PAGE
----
In case you’re new to them, how shall I describe them? Perhaps I’ll say they’re a technology for many humans to try to talk at once, and somehow simultaneously also for no one to talk for quite a long and awkward time, from different locations. They’re also quite possibly the greatest-ever advance in human boredom-creation technology. 

If you’re a conference call veteran, then you’ll know the feeling of awkwardly announcing your presence, then waiting for fifty-five minutes absently refreshing your email while someone explains something in great detail that one other person on the twenty-person call needed to know, and then pretending to have enjoyed the experience when you, with a vast sigh of relief, say “Thanks, everyone!” and press the big red button just in time for lunch.

Now, introducing: conference calls in the time of COVID! 

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Quaroutine: Running

I’m working toward running a 10k


Don’t get me wrong: I like running. Specifically, I like the 47 hours after I’ve done it, when I feel pretty good and also don’t have to do it again yet. 

But after a long break from being in running form, my whole body struggles against the levity that is required to yeet myself forward across space and especially up a hill. I’m a bit bottom-heavy, like an orc*, and the physics just aren’t there. 

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QUIZ: In a time like this

In a time like this, you take one look at the news and you:

  1. Click on all the links and read the comments to make sure you are fully informed and thinking critically.
  2. Avert your eyes, then gently but firmly state a boundary to those nearby that you cannot share a room with news content in this season.
  3. Immediately tell someone what the fuck you just read about these fucking clowns.
  4. Notice a buzzing between your ears and everything goes a little green, as though some ghoulish children’s-YouTube video were living in your brain. Take a nap to resolve this.

In a time like this, your to-do list consists of:

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Quaroutine: Staring.

Now we come to one of the most important parts of the daily routine: 


At what, you ask? 

Not to be rude, but clearly you’re not great at this yet. Don’t worry; there’s plenty of time to learn.

Back to first principles: we inessentials are not going much of anywhere. It’s sort of like being on a ship, if the inside of the ship were your dwelling and also there’s wifi and no rocking (we hope). 

Think about it: there’s a lot of time to look at stuff while on this boat ride.

Assuming you are awake about 16 hours every day, my back-of-the-envelope calculation shows that you will spend roughly 90 daily minutes with your eyes closed due to blinking.* Now, what will your eyes take in for the other 14.5 hours? 

If you’re anything like me, the answer is roughly 13.5 hours of a combination of laptops, phones, and TVs, what with all the working and hobbying and online workout classing and maintaining every relationship you’ve ever had over video call.

(Does this feel good? Not even a tiny bit. It feels a bit like dry cotton balls have been rubbing against my eyes, or perhaps my optic nerve, by the end of the day.)

So that’s the first kind of staring: gazing into the white-light void about a foot from your face all day. It seems to contain all the world, but it also sort of makes you nauseous and doesn’t let your brain finish any of its processes.

Plus, the allure of Content is fading a bit. Back in the old world when you were always falling behind on television, didn’t you wish something would happen that would require you to stay home for a while? You fantasized about having long uninterrupted stretches to binge-watch this or that, or to play through that one video game you bought years ago. But when it comes down to it, you just don’t even seem to have time for that, or it loses its luster immediately. And aren’t you having a lot of conflicted feelings kind of regretting that wish you once had for a break back when the world felt normal, but also basically hoping you’ll never have to go back to the office?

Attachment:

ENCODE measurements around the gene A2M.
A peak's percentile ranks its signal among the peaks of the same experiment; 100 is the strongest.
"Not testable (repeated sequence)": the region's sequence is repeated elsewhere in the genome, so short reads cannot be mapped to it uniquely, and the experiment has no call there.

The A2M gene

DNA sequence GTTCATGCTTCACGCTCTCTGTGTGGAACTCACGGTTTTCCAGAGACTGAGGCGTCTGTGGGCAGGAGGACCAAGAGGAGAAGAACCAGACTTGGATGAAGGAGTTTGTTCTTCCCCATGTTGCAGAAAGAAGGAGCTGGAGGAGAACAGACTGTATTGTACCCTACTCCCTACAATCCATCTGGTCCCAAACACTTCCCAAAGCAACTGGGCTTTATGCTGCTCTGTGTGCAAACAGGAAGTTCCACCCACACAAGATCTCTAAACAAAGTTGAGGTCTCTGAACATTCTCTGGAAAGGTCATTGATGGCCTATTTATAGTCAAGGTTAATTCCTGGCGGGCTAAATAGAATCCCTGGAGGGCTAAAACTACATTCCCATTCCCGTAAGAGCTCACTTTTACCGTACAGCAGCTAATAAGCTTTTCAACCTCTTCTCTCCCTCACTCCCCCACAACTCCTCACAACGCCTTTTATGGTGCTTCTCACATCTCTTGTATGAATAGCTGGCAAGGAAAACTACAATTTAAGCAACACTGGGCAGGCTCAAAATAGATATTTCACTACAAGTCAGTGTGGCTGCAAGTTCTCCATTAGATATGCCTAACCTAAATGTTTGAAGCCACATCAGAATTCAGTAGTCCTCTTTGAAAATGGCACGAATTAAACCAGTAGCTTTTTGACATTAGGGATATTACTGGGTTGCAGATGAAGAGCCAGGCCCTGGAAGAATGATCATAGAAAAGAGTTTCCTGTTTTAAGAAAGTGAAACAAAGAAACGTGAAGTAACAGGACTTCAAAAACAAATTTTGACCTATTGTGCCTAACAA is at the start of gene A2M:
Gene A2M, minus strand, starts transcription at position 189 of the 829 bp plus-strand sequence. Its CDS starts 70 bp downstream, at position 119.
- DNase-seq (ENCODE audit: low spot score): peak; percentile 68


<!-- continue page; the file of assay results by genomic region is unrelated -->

Just me?

Here’s a dog I mutually stared at for a while the other day.
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A modest argument.

Corporations are indeed people. 

I mean this on an emotional level, not a legal one, and I hope you will soon agree.

Have you ever talked to a corporation? Of course you have. As you’ll remember: they are coy. Like a sequestered fairy-tale princess, they do not permit to be spoken to directly. You must approach from a distance. You must find the allowable envoy, the maidservant at the castle gate who can take a message.

Or, rather, you must call the 800 number and navigate the inside of a computer using your phone’s keypad (a knightly quest!) before you can reach the inner keep.

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Phishers of men

Full disclosure: this blog is not (yet) an international phenomenon. 

However, it does get a fair number of comments (but not page visits, puzzlingly) from people based in other countries who would very much like for me to click on their links and probably provide my banking information.

So that’s something like being an international phenomenon.

I have a lot to learn from these commenters. They are expert in the rarefied arts of both marketing and flattery. 

Don’t get me wrong: some of them still post treatises about global conspiracies to kill us all through RFID chips, and some are tactless enough to come right out and say that they want me to click on lots of grody links to infect myself.

But many of them, wearing the guise of a credibly middle-America-sounding name like Bob Democracyman, have cleverly decided to provide compliments and no links. Just flattery.